New Regulatory Mechanism: Accelerating the Transition from Conventional to Sustainable Production Through Preferential Trade Liberalisation
In consequence, public discourse centers on one specific aspect of CEPA: The limitation of preferential treatment to RSPO-certified palm oil. EFTA successfully negotiated a trade agreement encompassing a regulatory distinction between conventional and sustainable production. While preferential treatment of sustainable production only applies to palm oil in CEPA, the regulatory mechanism deserves a closer look, since it could basically also be extended to other products and commodities in the future:
CEPA Chapter 8 (Trade and Sustainable Development), Article 8.10 (Sustainable Management of the Vegetable Oils Sector and Associated Trade), establishes that “all vegetable oils and their derivatives traded between the parties are traded in accordance with” (Article 8.10(2):e) “laws, policies and practices aiming at protecting primary forests, peatlands, and related ecosystems, halting deforestation, peat drainage and fire clearing in land preparation, reducing air and water pollution, and respecting rights of local and indigenous communities and workers” (Article 8.10(2):a). The provision is, however, excluded from the scope of CEPA dispute settlement, along with the rest of Chapter 8.
Instead of burdening Indonesia with the enforcement of CEPA Article 8.10, importing CEPA parties (i.e. the EFTA-states) establish domestic control-systems to ensure that only palm oil and its derivatives produced in line with Article 8.10 benefits from CEPA preferential treatment. In Switzerland, this means that importers of Indonesian palm oil and palm oil derivatives have to prove RSPO-certification, if they want to benefit from CEPA tariff-reductions. The domestic processes of import control and governance in Switzerland are established in a separate ordinance, de facto moving responsibility for enforcement to Swiss authorities.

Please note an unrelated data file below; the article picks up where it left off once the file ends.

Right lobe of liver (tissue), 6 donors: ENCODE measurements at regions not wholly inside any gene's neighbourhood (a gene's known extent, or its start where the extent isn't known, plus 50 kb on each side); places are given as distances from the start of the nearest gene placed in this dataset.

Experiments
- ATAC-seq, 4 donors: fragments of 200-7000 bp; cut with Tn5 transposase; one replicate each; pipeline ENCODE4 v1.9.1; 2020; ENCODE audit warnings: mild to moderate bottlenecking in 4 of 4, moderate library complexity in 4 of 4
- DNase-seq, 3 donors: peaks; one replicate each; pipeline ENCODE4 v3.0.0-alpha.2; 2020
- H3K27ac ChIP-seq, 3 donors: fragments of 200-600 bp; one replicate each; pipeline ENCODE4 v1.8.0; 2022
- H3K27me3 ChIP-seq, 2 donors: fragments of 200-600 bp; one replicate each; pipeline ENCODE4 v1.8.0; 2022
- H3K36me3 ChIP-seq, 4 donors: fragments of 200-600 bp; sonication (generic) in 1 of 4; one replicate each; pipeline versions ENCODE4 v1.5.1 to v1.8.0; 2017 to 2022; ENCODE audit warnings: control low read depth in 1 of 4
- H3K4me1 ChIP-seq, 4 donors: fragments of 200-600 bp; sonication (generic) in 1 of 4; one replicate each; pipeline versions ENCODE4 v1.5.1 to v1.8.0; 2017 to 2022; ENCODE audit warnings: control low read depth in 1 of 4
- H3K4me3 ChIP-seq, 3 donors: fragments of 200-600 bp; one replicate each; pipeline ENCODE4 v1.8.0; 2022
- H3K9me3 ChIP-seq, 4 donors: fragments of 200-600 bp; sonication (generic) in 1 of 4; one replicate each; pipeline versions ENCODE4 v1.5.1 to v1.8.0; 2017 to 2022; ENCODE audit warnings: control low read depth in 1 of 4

The same regulatory mechanism could be extended to other goods and products in future trade agreements. Ideally, tying preferential treatment with a particular processing and production standard accelerates the transition from conventional to more sustainable trade: By rewarding “good” processing and production methods, international trade agreements are able to create economic and regulatory incentives for producers to meet sustainability goals. Such a re-orientation of FTAs would also fit nicely with more recent shifts in public opinion in Switzerland and elsewhere: Opening markets only for “good” products and commodities is both limiting foreign competition and taking into account more general concerns regarding implications of trade liberalisation for the environment, the climate, and labour.